The Hindu concept of god is both pantheistic and panentheistic (some say that everything, the cosmos et al, is a concept in the mind of Vishnu). It is said that there are more than 3 million gods in India and Indians are inventing new gods everyday. From ancient times Indian culture has welcomed foreigners and foreign ways and transformed them with astonishing speed and thoroughness. Hinduism is such a broad concept it has been able to embrace other religions. La Monte and Marian have three shrines on their floor; they light them and pray before them everyday. The shrines are adorned with pictures of gods, saints and gurus. Two shrines include Jesus. (Hindus recognize Jesus and Buddha as avatars [reincarnations] of Vishnu.)  In order to comprehend the nature of god in Hinduism it is important to accept and understand that there are various ways to explain universal laws and the nature of principles. The names of the deities and the forms of the symbols used to represent universal principles have changed whenever it could help to make these principles more easily grasped. Obviously, when they say, “sound is god”, they recognize vibrational structure as one of the universal principles, however, it doesn’t mean at all that sound is the only god.

It appears that your approach and usage of terminology of god to elucidate La Monte’s work often seems to revolve around and re-emphasize Christian tradition. I have a few examples below.

“These interpenetrations play a crucial role in facilitating the cosmological aspirations with which Young and Zazeela infuse their art: when they say they want to “carry us away to heaven,” they speak of taking us to a place or state connected in some way to the material, physiological sphere in which we experience sound and light” (214)

“This again brings us to Young’s broadest claim: “If listeners aren’t carried away to heaven, I’m failing.”[1]   Such grand notions undoubtedly affect Young’s reputation as a composer, and one cannot help but wonder how many more critics, scholars, and listeners would appreciate more deeply Young’s purely musical innovations if they did not come inextricably laden with cosmological baggage (a possibility which, of course, opens up its own chicken-and-egg conundrum)” (218)

“During the early 1980s, devoted concertgoers would enter this concert hall cum temple on a Sunday afternoon (in the manner of churchgoing as much as concertgoing), seat themselves cross-legged on the former trading floor, gaze at Zazeela’s mobiles and lighting designs hanging from the ceiling, and listen intently as Young carefully and slowly explored the successive chordal areas of the Well-Tuned Piano.” (221)

When La Monte and Marian brought up the word “heaven”, it refers to the subliminal state that may be reached through aesthetic introspection, the state all serious and creative artists try to attain or evoke through their work. The pure states of consciousness have many names across many languages: Oneness, Samadhi, Direct Experience and in psychology are recognized as Peak Experience. Heaven does not refer to a place, physiological state or the literal meaning of the term in Christianity. Their musical and artistic innovations are truly ahead of their time. However, the audience has evolved over time and their work is better understood and more appreciated by the younger generations without cosmological baggage.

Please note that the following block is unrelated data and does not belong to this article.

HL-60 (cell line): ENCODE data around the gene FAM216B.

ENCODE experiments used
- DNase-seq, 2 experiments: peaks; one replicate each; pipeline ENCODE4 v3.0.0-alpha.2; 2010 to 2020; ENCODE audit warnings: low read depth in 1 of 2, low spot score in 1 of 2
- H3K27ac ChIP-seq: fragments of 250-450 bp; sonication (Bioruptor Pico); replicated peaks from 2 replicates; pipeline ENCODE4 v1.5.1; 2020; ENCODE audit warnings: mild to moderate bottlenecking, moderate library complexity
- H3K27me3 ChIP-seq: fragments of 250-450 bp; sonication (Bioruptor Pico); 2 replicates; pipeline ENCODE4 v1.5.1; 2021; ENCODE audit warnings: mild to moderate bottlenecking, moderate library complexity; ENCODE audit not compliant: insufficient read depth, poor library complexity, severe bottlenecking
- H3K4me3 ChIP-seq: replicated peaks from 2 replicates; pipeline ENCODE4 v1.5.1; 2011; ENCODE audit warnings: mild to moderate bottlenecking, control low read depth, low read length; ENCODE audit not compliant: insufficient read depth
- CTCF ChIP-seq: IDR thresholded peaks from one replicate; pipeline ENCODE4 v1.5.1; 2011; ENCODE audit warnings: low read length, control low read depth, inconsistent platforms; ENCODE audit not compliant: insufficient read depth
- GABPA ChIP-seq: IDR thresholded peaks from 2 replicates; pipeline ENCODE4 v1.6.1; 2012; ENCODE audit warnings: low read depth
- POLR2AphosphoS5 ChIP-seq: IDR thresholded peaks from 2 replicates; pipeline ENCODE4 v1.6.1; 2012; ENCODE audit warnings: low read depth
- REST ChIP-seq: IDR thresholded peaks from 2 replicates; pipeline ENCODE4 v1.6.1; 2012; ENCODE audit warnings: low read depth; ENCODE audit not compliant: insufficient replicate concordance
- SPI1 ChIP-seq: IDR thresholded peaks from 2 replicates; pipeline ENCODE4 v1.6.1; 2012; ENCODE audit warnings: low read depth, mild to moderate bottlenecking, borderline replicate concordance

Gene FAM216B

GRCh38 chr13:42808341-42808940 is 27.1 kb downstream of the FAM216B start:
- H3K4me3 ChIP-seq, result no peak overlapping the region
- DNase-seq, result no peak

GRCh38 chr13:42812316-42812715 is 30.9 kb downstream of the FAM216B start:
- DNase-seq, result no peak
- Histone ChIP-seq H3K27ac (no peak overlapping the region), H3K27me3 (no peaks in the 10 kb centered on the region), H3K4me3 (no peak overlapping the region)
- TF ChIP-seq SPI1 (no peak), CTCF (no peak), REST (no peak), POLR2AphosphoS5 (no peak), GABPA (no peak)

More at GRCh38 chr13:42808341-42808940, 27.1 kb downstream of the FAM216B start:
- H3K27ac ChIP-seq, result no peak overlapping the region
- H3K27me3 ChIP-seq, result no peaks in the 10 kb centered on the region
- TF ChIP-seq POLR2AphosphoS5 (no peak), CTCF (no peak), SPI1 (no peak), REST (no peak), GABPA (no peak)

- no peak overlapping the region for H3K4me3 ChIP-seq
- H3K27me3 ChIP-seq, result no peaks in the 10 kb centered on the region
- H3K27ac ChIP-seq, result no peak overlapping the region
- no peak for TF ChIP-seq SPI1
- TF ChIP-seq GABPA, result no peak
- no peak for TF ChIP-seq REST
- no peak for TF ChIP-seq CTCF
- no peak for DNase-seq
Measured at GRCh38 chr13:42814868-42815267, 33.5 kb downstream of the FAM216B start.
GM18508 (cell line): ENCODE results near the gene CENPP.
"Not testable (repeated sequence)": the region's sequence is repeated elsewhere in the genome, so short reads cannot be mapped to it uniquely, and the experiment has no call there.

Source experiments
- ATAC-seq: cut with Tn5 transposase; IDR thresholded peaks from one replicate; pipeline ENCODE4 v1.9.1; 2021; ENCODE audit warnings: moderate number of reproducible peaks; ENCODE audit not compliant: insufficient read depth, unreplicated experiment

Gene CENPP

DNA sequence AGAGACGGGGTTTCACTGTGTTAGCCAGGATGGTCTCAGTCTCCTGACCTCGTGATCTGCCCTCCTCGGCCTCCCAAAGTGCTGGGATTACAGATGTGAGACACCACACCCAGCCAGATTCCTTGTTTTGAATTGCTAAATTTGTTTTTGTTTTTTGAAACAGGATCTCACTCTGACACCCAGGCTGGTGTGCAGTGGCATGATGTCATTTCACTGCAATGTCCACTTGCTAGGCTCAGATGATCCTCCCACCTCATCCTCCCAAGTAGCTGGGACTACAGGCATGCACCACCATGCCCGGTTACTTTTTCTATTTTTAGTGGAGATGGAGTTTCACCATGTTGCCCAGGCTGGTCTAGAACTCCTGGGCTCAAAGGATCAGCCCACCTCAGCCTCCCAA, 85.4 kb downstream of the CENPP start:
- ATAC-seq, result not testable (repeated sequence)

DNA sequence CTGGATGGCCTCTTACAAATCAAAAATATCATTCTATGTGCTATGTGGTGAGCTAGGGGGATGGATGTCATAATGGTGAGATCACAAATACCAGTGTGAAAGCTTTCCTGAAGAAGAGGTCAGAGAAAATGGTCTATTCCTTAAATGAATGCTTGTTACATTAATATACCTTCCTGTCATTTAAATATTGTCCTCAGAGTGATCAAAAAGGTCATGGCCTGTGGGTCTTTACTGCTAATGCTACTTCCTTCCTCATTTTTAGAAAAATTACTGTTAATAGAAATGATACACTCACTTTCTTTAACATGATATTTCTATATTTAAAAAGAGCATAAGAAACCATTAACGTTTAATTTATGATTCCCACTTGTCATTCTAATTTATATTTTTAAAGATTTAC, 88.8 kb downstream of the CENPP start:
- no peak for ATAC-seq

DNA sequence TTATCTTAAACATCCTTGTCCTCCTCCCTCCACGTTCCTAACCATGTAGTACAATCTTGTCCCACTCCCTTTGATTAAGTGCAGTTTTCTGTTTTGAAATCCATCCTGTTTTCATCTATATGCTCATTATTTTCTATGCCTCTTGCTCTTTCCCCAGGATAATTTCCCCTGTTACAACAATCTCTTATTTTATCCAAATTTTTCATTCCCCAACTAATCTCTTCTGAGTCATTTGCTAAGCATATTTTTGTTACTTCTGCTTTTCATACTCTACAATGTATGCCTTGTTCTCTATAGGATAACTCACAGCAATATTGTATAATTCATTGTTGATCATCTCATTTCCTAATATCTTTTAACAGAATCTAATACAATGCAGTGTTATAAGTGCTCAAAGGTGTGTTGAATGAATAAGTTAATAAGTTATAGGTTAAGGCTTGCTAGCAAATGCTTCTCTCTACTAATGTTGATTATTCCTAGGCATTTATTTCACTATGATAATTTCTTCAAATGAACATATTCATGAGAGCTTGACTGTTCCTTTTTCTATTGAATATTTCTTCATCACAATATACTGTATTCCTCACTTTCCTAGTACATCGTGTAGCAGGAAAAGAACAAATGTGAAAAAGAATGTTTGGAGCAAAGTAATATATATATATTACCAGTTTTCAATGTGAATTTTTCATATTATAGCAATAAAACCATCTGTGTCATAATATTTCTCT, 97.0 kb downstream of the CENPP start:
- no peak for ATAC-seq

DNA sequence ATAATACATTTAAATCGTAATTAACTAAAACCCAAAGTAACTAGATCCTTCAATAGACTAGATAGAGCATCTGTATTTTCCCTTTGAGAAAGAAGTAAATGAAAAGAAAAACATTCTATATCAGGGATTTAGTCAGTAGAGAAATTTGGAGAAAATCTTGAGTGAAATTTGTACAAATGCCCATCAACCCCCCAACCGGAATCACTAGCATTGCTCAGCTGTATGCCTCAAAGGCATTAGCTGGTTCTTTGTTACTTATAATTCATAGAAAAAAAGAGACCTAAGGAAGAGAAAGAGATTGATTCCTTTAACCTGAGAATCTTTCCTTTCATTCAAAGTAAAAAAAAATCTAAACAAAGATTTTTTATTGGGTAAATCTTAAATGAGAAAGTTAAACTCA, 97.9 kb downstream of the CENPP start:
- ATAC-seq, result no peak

“when he says “prophet” or “heaven,” we don’t get the impression that he’s trying to make a point, we perceive that he’s making an assertion. As it stands, Young’s works and his words elicit a broad spectrum of response, from almost cultish praise to dismissive derision.” (218)

“For Young, who occasionally invokes Messianic comparisons in describing his role as composer-yogi, this lack of recognition by his immediate neighbors brought to mind, albeit with tongue somewhat in cheek, Jesus’s words following his cold reception in Nazareth: “A prophet is not without honour, save in his own country, and in his own house.” (225-226)

Has La Monte claimed himself a prophet or invoked Messianic comparisons? This kind of comparison with a certain religious ideology would load on more unnecessary baggage and may negatively affect the understanding of La Monte’s work.

For the lack of recognition or cold reception, I should say it is more of a characteristic of New York. I have been living in the same building for 17 years and only made a few acquaintances. When I first visited the Stone last year, John Zorn’s Lower Eastside performance space established at least 4-5 years ago, I had to spend 10- 20 minutes finding the site, although I was standing right in front of the building, because no one, neither neighbor nor passerby, knew that the ground floor storefront was a music scene. New Yorkers infamously lack a ‘sense of community’ and are not concerned with the interests of their neighbors.

“The whiteness of the interior, too, has certain religious overtones that may relate to a number of Young’s formative Mormon practices and traditions.” (227)

The whiteness of the interior is a common characteristic of all art gallery spaces. More importantly, whiteness is absolutely necessary for the reflection of the color from the transmitted light from fixtures creating the environment. In presentation, there is no white wall in the Dream House since the space is filled with magenta light, just as there is no silence. You experienced the white walls and the absence of sound only before the environment was turned on.

Thank you for taking the time to read my thoughts about your book.  I very much look forward to hearing your comments.


Jung Hee


Copyright © Jung Hee Choi 2010 PDF version